There's a long history of idiotic and irrelevant discussion about nudity in art, so I guess I shouldn't have been taken aback when an argument broke out on Slog the other day about whether the artist Akio Takamori is encouraging viewers at the Henry Art Gallery to "surrender to our inner pedophile," as the commenter "Art Lover" claimed.

The exhibition in question is Takamori's The Laughing Monks installation at the Henry, two rooms in which ceramic monks by Takamori, representing the irrational, wonder-drunk side of Buddhism, interact with objects the artist chose from the museum's permanent collection. In one room, two chubby monks sit with selected ceramic bottles between them. Either they're about to consume a lot of sake, or they just have. Their expressions are mischievous, but the impish naughtiness of this room is nothing compared to what's across the hall, where another room is painted sunny yellow and features two standing ceramic monks posed as fellow visitors, looking at images of children from the collection on the walls.

There is plenty of variety in the images, but you stop dead in your tracks when you hit Edda and Klara Belly Dancing, Berlin (1998), a Nan Goldin photograph that came into the museum's possession just last year. Both of the young girls are laughing and playing; one of them is wrapped in a scrap of sheer costume fabric and the other is lying on her back, her knees bent under her, her legs spread wide for the viewer. Though this is a perfectly natural moment, the dark open hole of the girl's vagina is harrowing. My first thought is that she is about to be raped, or maybe is being raped already, by me, by my looking. I come to my senses. She's at home, playing with a friend and laughing. She's fine. I'm the one who's afraid.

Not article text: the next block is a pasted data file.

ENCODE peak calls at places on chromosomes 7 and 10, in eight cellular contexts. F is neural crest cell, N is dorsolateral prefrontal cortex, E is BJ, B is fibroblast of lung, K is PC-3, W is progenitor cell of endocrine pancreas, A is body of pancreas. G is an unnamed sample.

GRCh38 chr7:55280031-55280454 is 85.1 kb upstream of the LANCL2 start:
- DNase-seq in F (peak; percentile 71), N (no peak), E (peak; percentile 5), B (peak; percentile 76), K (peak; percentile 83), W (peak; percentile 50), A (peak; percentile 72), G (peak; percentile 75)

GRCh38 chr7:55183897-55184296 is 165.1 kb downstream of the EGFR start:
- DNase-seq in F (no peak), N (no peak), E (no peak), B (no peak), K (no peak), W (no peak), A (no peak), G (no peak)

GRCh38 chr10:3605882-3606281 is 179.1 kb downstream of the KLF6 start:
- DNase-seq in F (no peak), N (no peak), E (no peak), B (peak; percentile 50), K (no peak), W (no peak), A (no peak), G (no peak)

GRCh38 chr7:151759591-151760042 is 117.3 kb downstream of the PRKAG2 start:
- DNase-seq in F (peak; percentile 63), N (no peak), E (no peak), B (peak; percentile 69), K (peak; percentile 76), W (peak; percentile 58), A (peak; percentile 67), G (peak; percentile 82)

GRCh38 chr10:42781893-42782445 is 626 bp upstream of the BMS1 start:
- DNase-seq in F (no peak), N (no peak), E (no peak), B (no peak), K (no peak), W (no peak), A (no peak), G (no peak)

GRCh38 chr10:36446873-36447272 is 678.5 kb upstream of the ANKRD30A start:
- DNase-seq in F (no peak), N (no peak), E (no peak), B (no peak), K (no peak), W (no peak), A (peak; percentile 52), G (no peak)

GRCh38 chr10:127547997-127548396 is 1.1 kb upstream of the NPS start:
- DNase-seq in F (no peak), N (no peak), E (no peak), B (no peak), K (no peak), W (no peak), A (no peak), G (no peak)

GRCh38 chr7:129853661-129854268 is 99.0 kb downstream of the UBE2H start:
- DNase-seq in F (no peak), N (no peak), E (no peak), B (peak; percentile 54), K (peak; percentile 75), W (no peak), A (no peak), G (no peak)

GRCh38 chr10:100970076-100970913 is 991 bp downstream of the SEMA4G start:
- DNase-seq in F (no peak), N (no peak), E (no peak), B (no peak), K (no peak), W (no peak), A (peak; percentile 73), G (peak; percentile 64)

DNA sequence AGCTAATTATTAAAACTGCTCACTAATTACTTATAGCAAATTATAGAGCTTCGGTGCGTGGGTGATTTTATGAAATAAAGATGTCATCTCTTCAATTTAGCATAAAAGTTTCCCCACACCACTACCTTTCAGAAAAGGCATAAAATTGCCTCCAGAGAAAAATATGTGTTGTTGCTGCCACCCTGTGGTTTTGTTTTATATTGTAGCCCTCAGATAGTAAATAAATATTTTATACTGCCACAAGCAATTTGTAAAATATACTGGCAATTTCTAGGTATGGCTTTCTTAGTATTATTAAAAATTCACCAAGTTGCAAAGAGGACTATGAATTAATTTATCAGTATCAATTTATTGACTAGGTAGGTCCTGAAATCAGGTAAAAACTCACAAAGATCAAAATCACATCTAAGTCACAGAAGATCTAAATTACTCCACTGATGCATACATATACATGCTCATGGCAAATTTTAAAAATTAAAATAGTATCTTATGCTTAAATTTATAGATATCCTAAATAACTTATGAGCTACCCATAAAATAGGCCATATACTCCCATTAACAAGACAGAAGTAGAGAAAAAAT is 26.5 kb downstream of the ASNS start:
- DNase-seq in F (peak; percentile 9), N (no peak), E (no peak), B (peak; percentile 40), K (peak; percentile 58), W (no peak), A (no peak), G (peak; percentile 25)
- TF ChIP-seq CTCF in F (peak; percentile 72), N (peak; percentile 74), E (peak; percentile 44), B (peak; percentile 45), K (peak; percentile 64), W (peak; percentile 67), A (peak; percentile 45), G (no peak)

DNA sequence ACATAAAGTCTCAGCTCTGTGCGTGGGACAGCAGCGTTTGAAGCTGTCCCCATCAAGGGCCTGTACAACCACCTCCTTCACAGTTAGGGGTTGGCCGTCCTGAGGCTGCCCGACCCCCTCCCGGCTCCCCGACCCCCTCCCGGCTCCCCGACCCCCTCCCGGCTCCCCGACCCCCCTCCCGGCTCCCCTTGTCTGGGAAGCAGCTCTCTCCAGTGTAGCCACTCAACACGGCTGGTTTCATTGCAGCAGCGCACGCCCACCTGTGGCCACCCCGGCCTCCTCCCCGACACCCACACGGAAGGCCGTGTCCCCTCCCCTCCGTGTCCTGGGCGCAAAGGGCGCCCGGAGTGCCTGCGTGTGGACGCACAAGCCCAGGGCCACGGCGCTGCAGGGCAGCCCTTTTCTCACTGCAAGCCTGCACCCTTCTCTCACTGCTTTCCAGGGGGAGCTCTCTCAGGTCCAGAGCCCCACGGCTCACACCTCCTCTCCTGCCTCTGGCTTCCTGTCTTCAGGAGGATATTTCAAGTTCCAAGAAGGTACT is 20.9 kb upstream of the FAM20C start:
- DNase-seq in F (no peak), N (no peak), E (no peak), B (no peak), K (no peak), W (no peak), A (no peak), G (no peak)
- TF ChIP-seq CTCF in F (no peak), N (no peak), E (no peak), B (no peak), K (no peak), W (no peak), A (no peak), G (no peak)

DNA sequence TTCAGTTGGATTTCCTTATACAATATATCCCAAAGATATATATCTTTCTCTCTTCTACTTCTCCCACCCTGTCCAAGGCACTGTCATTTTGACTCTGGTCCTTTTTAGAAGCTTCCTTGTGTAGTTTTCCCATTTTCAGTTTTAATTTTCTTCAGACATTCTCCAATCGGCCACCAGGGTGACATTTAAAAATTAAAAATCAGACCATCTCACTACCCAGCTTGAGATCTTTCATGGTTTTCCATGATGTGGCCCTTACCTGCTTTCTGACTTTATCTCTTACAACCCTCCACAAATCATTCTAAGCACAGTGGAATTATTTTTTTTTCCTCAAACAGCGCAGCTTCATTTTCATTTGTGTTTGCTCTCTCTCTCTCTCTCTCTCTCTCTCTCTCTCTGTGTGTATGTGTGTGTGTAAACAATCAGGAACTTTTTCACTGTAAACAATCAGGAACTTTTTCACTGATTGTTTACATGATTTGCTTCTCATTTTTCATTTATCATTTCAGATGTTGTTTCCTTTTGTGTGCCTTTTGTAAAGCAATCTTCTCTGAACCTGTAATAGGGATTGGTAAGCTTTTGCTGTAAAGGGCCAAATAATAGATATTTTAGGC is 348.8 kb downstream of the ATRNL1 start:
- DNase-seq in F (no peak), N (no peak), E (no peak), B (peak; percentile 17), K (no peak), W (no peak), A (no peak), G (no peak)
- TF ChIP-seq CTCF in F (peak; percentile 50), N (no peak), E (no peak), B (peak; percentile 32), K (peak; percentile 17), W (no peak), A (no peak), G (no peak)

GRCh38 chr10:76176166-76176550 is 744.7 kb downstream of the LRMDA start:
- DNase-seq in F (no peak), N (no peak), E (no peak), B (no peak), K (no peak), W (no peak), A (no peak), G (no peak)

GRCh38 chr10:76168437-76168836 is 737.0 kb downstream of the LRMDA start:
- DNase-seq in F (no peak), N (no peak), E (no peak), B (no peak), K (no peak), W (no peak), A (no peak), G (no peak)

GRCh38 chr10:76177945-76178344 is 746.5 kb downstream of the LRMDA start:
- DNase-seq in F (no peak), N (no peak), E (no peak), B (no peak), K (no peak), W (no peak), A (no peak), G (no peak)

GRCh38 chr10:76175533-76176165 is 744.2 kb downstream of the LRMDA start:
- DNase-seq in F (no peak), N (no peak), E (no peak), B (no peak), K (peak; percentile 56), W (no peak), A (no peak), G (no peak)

The monks in the room are sphinxish, so I can't be sure of their point of view on this; but they're old, maybe wise, and not without a sense of humor. Suddenly I feel that they're not there for me to see through, but to watch me as I look, to aid in conscious looking. "I think it's really important to kind of check on your perception," Takamori told me.

The idea that Takamori is encouraging our inner pedophile is silly (do you have an inner pedophile?). He has made entire series about sex, and his erotic work is playful—in a traveling survey of his work now at the Tacoma Art Museum are vessels shaped by the intertwining bodies of interracial couples, and hanging proudly in his studio in Magnolia are two clay lovers doing—how should I say?—69. But a 2005 work at TAM best displays the links he's making, through sex, between infancy, senility, and the loss of control inherent in the body. Karako is a Chinese art that depicts children as happy little adults, and also the title for Takamori's oversized ceramic infant whose stubby ponytails and gown folds form exaggerated, swollen protuberances. Only an adult would blush at the sight.